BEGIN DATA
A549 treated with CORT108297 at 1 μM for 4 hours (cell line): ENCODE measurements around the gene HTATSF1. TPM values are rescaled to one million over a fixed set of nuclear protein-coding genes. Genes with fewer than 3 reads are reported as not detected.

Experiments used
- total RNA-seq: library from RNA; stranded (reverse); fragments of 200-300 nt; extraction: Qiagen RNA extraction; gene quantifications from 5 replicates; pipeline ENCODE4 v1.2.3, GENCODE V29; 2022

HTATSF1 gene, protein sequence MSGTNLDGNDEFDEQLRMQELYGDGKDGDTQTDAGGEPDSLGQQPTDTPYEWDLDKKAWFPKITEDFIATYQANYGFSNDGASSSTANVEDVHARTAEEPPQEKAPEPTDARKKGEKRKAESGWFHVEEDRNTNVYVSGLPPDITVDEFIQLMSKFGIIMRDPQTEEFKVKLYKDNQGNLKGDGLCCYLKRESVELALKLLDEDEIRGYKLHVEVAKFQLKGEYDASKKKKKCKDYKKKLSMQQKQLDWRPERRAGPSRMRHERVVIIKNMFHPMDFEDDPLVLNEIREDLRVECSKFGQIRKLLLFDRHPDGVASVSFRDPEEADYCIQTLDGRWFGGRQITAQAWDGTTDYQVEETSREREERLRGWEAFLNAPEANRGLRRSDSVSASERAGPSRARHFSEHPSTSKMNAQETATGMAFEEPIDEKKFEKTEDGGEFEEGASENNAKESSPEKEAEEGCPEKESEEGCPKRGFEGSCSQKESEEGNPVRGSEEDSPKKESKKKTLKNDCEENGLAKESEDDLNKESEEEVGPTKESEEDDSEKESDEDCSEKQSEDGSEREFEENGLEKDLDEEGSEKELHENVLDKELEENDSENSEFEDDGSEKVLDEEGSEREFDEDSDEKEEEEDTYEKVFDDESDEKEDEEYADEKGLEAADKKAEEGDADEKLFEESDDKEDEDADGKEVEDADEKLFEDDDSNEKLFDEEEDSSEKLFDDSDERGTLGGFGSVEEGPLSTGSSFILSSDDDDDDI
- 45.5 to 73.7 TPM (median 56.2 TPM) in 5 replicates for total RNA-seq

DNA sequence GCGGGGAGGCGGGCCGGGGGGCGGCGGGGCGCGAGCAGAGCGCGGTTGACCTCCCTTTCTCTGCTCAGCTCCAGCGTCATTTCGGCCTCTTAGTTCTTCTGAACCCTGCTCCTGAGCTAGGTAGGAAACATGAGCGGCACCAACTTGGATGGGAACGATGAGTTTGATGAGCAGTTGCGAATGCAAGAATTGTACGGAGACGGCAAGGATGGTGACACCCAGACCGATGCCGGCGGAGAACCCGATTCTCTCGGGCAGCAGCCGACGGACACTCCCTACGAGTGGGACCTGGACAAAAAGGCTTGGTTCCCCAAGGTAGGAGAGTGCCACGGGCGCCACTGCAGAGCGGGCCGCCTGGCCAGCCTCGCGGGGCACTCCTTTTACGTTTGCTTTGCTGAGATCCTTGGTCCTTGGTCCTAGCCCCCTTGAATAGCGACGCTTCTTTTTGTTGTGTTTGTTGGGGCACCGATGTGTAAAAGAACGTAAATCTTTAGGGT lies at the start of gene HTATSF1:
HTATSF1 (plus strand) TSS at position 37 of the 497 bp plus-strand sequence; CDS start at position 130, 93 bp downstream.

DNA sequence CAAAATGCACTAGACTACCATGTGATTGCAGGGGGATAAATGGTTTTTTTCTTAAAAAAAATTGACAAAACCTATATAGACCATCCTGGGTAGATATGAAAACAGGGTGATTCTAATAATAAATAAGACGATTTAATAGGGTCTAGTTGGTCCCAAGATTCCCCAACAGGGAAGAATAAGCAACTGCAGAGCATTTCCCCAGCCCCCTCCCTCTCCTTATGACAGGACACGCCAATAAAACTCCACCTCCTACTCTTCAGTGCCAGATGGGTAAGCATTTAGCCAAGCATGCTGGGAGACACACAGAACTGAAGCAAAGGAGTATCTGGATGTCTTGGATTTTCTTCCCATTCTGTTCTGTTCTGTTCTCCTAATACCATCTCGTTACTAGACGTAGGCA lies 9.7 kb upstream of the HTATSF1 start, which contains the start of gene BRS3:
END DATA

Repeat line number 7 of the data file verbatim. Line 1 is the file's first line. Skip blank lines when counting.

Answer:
HTATSF1 (plus strand) TSS at position 37 of the 497 bp plus-strand sequence; CDS start at position 130, 93 bp downstream.